Jan 30, 2020 - Orit Golowinski    

How merge trains keep your master green

No more queuing and waiting for pipeline results, merge trains will speed up your deployments while making sure master stays green.

A large percentage of a developer's day is spent updating their branches and rebasing, they are essentially "racing" their teammates to get their merge requests merged. Keeping the master branch green is critical for continuous delivery. When the production build breaks, it means your new code isn't going live, which impacts users and revenue. The only way to be 100% sure the master branch stays green when new code merges is to run the pipeline using the latest version of the master branch. For teams that have a high volume of merges, this can be difficult or even impossible. In the time it takes the pipeline to complete one code change, other changes can get merged to master with the potential for conflict. The only way to mitigate this is to queue and sequence the changes so that once a production pipeline starts, other code doesn't get merged ahead of that change.

What are merge trains and how do they help?

Merge trains introduce a way to order the flow of changes into the target branch (usually master). When you have teams with a high number of changes in the target branch, this can cause a situation where during the time it takes to validate merged code for one change, another change has been merged to master, invalidating the previous merged result.

By using merge trains, each merge request joins as the last item in that train with each merge request being processed in order. However, instead of queuing and waiting, each item takes the completed state of the previous (pending) merge ref (the merge result of the merge), adds its own changes, and starts the pipeline immediately in parallel under the assumption that everything is going to pass.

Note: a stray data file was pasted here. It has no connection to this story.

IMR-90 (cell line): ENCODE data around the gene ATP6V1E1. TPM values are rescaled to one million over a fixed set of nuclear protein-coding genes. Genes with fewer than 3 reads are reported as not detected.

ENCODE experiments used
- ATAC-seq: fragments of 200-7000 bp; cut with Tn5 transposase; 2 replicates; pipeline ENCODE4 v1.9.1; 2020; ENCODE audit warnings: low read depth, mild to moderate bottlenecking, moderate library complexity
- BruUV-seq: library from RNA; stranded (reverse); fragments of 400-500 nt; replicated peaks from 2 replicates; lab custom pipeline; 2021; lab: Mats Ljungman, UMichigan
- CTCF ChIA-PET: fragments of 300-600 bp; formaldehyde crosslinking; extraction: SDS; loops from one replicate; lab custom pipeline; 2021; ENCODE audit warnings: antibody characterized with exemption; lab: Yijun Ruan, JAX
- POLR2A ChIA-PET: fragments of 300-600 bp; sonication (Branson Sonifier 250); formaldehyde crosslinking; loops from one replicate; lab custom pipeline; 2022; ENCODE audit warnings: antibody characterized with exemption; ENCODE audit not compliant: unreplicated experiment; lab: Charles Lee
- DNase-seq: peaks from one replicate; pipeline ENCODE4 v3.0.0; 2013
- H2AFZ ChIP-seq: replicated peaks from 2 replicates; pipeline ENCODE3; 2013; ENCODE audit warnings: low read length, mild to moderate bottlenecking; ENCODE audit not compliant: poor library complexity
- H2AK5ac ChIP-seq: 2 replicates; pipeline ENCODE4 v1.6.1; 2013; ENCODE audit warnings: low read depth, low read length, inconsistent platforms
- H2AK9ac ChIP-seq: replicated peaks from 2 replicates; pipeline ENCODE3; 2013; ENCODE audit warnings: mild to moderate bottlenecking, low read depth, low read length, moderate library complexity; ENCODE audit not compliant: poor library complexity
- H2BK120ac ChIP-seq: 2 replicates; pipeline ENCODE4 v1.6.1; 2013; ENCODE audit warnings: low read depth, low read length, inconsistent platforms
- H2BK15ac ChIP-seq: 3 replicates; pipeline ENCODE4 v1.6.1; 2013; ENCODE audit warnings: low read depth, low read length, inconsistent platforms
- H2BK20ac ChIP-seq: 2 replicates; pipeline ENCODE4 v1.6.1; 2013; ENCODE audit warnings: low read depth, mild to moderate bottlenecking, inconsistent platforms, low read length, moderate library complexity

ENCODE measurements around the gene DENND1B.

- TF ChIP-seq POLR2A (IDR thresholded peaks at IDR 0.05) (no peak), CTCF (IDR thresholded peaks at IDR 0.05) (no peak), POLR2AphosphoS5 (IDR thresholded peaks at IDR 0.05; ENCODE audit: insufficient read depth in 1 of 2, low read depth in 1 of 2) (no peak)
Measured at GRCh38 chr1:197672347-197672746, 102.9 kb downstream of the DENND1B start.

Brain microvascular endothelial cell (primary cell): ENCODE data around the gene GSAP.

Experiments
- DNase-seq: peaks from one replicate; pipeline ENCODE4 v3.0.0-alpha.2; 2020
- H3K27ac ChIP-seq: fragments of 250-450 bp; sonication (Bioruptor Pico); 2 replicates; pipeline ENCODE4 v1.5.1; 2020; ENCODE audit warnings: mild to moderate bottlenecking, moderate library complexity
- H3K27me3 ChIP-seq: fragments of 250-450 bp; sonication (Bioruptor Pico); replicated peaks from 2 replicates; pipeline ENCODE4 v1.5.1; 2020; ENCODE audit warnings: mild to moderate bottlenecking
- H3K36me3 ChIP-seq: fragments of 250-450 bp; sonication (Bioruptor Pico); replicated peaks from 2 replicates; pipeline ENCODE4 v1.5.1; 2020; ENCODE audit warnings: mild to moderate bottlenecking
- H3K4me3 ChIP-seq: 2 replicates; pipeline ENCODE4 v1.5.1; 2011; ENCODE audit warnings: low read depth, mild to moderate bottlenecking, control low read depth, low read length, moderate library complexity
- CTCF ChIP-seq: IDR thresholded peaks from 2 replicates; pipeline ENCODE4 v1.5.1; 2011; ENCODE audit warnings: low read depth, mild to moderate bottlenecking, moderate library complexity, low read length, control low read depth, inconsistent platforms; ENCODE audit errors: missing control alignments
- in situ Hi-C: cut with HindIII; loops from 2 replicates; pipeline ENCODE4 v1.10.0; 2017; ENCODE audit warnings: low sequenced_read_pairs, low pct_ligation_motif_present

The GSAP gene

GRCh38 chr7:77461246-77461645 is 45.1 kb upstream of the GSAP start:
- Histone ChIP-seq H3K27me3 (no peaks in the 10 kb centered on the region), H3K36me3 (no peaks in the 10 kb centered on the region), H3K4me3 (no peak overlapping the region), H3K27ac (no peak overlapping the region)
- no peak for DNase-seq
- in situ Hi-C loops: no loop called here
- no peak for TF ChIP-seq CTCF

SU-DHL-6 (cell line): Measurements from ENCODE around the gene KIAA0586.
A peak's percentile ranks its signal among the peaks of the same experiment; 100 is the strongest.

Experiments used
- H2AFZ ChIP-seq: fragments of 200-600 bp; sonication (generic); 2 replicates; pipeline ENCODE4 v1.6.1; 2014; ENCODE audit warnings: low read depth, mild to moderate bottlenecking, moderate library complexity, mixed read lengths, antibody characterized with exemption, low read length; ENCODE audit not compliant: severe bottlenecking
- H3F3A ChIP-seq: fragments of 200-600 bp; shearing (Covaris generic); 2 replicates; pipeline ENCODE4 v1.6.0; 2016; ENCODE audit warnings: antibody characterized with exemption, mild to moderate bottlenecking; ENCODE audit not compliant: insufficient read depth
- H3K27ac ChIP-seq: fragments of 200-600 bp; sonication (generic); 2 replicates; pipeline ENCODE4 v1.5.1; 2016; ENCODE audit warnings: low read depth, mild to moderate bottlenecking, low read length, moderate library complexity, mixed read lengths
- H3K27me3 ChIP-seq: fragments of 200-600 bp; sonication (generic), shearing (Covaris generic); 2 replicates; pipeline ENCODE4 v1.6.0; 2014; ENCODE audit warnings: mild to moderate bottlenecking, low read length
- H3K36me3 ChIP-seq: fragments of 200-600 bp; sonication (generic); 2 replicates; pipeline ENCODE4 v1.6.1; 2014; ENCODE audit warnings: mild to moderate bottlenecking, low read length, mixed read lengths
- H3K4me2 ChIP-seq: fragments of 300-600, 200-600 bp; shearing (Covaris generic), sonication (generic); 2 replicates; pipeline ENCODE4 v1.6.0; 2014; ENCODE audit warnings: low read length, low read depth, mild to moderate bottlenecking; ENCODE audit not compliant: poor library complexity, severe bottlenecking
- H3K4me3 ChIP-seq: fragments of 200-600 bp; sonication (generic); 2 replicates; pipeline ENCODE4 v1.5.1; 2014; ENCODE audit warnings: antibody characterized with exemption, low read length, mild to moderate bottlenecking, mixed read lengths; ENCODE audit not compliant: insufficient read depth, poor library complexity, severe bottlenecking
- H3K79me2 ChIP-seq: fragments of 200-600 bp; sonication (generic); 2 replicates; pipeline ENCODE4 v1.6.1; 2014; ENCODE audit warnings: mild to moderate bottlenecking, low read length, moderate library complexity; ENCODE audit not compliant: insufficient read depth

If all pipelines in the merge train are completed successfully, then no pipeline time is wasted on queuing or retrying. Pipelines invalidated through failures are immediately canceled, the MR causing the failure is removed, and the rest of the MRs in the train are requeued without the need for manual intervention.

An example of a merge train:

Diagram of merge trains

MR1 and MR2 join a merge train. When MR3 attempts to join, the merge fails and it is removed from the merge train. MR4 restarts at the point that MR3 fails, and attempts to run without the contents of MR3. MR3 will remain open in failed state, so that the author can rebase and fix the failure before attempting to merge again.

Here is a demonstration video that explains the advantage of the merge train feature. In this video, we'll simulate the common problem in a workflow without merge trains, and later, we resolve the problem by enabling a merge train.

How the merge trains feature has evolved so far

After releasing merge trains in GitLab 12.0, we immediately started to use this feature internally, and collected a lot of valuable feedback which helped us to improve and enhance the feature.

We started by tuning the merge train concurrency. We understood that while merge trains is a feature that is designed to improve efficiency by making sure that master stays green, it can also create an unwanted bottleneck that slows down productivity if your merge requests needs to wait in a long queue in order to get merged.

We also noticed that many developers were "skipping the line" and merging their changes immediately because they did not understand the effect that merging immediately has on other users, so we added a warning to clarify this common misunderstanding. We intentionally left the option to still "merge immediately" since we also understand the importance of an urgent merge request, such as a "hot fix" that must be able to skip to the front of the merge train. Another improvement was the ability to “squash & merge” as part of the merge train in order to maintain a clean commit history.

Here is a demonstration video that explains how squash & merge works with merge trains.

What's next

We plan to add more important features to the support of merge trains. The first is that merge trains should support fast-forward merge. This could help solve a fundamental contention problem of fast-forward merges: The CI pipeline must be run every time the merge request is rebased, and the merge request must be rebased every time master changes – which is frequently! This problem significantly limits the frequency with which merge requests can be merged.

The second feature, API support for merge trains, will extend the ability to automate your workflows using merge trains.

We want to hear from you! Tell us how merge trains have improved your workflow, or give us more insight into how we can improve merge trains to work better for you. Give us your feedback by commenting here.

Cover image by Vidar Nordli-Mathisen on Unsplash

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